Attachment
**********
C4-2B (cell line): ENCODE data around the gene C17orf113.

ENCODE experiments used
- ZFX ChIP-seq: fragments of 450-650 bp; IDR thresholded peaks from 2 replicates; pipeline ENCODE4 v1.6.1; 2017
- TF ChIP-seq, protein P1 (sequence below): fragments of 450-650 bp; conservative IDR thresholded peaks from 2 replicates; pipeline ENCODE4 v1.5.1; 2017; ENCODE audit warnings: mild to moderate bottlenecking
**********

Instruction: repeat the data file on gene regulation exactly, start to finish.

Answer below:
C4-2B (cell line): ENCODE data around the gene C17orf113.

ENCODE experiments used
- ZFX ChIP-seq: fragments of 450-650 bp; IDR thresholded peaks from 2 replicates; pipeline ENCODE4 v1.6.1; 2017
- TF ChIP-seq, protein P1 (sequence below): fragments of 450-650 bp; conservative IDR thresholded peaks from 2 replicates; pipeline ENCODE4 v1.5.1; 2017; ENCODE audit warnings: mild to moderate bottlenecking